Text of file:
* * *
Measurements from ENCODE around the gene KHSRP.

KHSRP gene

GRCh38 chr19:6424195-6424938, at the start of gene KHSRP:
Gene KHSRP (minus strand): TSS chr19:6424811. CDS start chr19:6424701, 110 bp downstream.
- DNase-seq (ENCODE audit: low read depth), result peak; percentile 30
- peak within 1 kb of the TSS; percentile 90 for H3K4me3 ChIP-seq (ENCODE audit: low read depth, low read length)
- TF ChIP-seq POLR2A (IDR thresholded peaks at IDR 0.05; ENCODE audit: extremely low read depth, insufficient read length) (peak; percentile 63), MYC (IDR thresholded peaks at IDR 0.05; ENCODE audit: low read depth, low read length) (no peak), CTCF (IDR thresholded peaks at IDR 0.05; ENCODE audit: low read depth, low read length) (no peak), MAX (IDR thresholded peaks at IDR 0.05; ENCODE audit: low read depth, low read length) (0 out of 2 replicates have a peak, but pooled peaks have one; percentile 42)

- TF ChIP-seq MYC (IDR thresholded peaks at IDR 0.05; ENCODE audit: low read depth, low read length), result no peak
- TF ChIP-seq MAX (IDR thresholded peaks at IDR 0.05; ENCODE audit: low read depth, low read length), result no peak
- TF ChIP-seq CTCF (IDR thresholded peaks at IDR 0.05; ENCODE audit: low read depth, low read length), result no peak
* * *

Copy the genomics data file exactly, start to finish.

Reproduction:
Measurements from ENCODE around the gene KHSRP.

KHSRP gene

GRCh38 chr19:6424195-6424938, at the start of gene KHSRP:
Gene KHSRP (minus strand): TSS chr19:6424811. CDS start chr19:6424701, 110 bp downstream.
- DNase-seq (ENCODE audit: low read depth), result peak; percentile 30
- peak within 1 kb of the TSS; percentile 90 for H3K4me3 ChIP-seq (ENCODE audit: low read depth, low read length)
- TF ChIP-seq POLR2A (IDR thresholded peaks at IDR 0.05; ENCODE audit: extremely low read depth, insufficient read length) (peak; percentile 63), MYC (IDR thresholded peaks at IDR 0.05; ENCODE audit: low read depth, low read length) (no peak), CTCF (IDR thresholded peaks at IDR 0.05; ENCODE audit: low read depth, low read length) (no peak), MAX (IDR thresholded peaks at IDR 0.05; ENCODE audit: low read depth, low read length) (0 out of 2 replicates have a peak, but pooled peaks have one; percentile 42)

- TF ChIP-seq MYC (IDR thresholded peaks at IDR 0.05; ENCODE audit: low read depth, low read length), result no peak
- TF ChIP-seq MAX (IDR thresholded peaks at IDR 0.05; ENCODE audit: low read depth, low read length), result no peak
- TF ChIP-seq CTCF (IDR thresholded peaks at IDR 0.05; ENCODE audit: low read depth, low read length), result no peak